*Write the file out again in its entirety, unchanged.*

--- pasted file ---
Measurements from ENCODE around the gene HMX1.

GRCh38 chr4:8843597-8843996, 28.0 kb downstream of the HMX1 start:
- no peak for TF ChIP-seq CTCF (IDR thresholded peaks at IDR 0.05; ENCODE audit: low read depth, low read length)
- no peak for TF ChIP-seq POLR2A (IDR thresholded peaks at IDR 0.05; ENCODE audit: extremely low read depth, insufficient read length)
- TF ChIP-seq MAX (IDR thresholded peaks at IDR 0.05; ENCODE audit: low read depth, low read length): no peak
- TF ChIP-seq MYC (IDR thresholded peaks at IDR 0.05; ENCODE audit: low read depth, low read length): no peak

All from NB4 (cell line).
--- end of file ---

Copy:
Measurements from ENCODE around the gene HMX1.

GRCh38 chr4:8843597-8843996, 28.0 kb downstream of the HMX1 start:
- no peak for TF ChIP-seq CTCF (IDR thresholded peaks at IDR 0.05; ENCODE audit: low read depth, low read length)
- no peak for TF ChIP-seq POLR2A (IDR thresholded peaks at IDR 0.05; ENCODE audit: extremely low read depth, insufficient read length)
- TF ChIP-seq MAX (IDR thresholded peaks at IDR 0.05; ENCODE audit: low read depth, low read length): no peak
- TF ChIP-seq MYC (IDR thresholded peaks at IDR 0.05; ENCODE audit: low read depth, low read length): no peak

All from NB4 (cell line).